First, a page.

It’s been more than 2 1/2 years since the Buncombe County Tourism Development Authority has had a clear process for awarding grants from its Tourism Product Development Fund, the portion of occupancy tax revenues devoted to community projects. But according to Vic Isley, president and CEO of the Explore Asheville Convention and Visitors Bureau, new guidelines should be in place by the start of 2022.
During the Oct. 27 meeting of the BCTDA board, Isley said the authority would decide in the next few months how it will distribute the money, which totaled over $7.8 million as of Sept. 30. Previous projects to receive support from the fund include the Asheville Art Museum, John B. Lewis Soccer Complex and YMI Cultural Center.
“That is a sizable amount of money sitting in that fund,” Isley said. “We plan to come back to you, the TDA board, before the end of this calendar year with a proposed way forward with those funds, ensuring alignment with broader community goals locally and with the state legislative requirements.”
The authority collects a 6% occupancy tax on overnight stays in Buncombe County lodgings. State law requires that 75% of that revenue be used for advertising and public relations efforts to increase tourism, with the remaining 25% flowing into the TPDF to fund capital projects with the potential to boost tourism.
The TPDF grant application process was paused in February 2019 after then-BCTDA president and CEO Stephanie Brown announced the Tourism Management and Investment Plan. That initiative sought to gather input from community leaders, residents and public entities to develop guidelines for investing occupancy tax revenues over the next decade. A roughly 40-person Community Leadership Council was convened to discuss the hospitality industry and its role in the local economy, and the authority conducted a study of tourism’s local impacts. The roughly $440,000 project was initially set to conclude in April 2020 but was put on hold after COVID-19 disrupted travel worldwide.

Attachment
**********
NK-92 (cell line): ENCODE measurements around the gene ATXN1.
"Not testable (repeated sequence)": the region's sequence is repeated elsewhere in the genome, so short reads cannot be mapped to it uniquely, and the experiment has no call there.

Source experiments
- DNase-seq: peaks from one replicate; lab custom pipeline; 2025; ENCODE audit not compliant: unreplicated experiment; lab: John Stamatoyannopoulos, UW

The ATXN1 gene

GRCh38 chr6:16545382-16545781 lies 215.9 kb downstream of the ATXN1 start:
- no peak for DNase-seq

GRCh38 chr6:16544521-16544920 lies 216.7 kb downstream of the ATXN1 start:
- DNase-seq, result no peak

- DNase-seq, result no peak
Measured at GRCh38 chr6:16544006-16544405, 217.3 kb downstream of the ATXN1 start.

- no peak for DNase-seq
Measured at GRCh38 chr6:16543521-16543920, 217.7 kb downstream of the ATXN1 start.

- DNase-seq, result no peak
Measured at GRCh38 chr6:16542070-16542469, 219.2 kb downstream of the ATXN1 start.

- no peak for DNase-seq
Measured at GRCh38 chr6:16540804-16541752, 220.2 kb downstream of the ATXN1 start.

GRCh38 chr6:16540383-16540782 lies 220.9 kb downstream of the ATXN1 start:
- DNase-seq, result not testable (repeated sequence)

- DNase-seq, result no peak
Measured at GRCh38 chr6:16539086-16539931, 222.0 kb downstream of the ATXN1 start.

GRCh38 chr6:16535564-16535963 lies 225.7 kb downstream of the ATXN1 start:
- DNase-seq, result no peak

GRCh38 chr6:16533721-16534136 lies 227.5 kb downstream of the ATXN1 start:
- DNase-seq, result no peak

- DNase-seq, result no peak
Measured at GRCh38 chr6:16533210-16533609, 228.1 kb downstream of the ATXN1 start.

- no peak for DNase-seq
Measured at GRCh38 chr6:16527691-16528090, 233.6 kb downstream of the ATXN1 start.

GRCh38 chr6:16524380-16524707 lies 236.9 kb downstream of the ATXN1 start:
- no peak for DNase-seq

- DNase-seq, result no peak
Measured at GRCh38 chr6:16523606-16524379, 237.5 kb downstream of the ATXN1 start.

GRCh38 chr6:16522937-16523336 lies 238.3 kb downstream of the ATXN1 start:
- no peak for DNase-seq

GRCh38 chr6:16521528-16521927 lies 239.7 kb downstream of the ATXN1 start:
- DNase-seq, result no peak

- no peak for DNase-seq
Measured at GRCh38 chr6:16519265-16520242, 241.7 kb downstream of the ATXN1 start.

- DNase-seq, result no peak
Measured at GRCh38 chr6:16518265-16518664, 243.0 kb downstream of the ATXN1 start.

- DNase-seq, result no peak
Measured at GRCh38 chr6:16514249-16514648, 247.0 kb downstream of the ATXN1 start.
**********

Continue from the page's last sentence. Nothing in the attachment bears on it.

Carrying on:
Seeking to curb the pandemic’s economic impacts on tourism-related businesses, the TDA board voted to use TPDF money to create the Tourism Jobs Recovery Fund, a $5 million program that provided 394 grants of up to $50,000. The authority credits the fund with helping to preserve 97% of the businesses that accepted grants.
Isley, who took the reins of Explore Asheville in December, said at the time she was “taking in perspectives” regarding the TMIP and did not provide more details or a revised timeline for grant awards. But in April, the BCTDA board voted unanimously to approve a $45,000 TPDF grant to cover a new air ionization system at the Wortham Center.
Board member Andrew Celwyn voiced concern about approving the funds at that meeting: “No one else knows that we’re available for giving out grants because we haven’t established anything,” he said. The board has not approved further TPDF grants since April.
Isley did not clarify at the Oct. 27 meeting whether the authority planned to revisit the TMIP initiative, resume its application-based grant funding process or establish a new approach. She said the authority would wait to see whether state legislation changes the allocation of occupancy taxes, as well as how Buncombe County and the city of Asheville will spend millions in federal relief dollars.
“Our primary stakeholder partners at the county and city level are evaluating how to invest and manage federal relief funding from multiple streams,” she explained. “We want to be able to best leverage our available dollars in the TPDF fund strategically for our community and in concert with that.”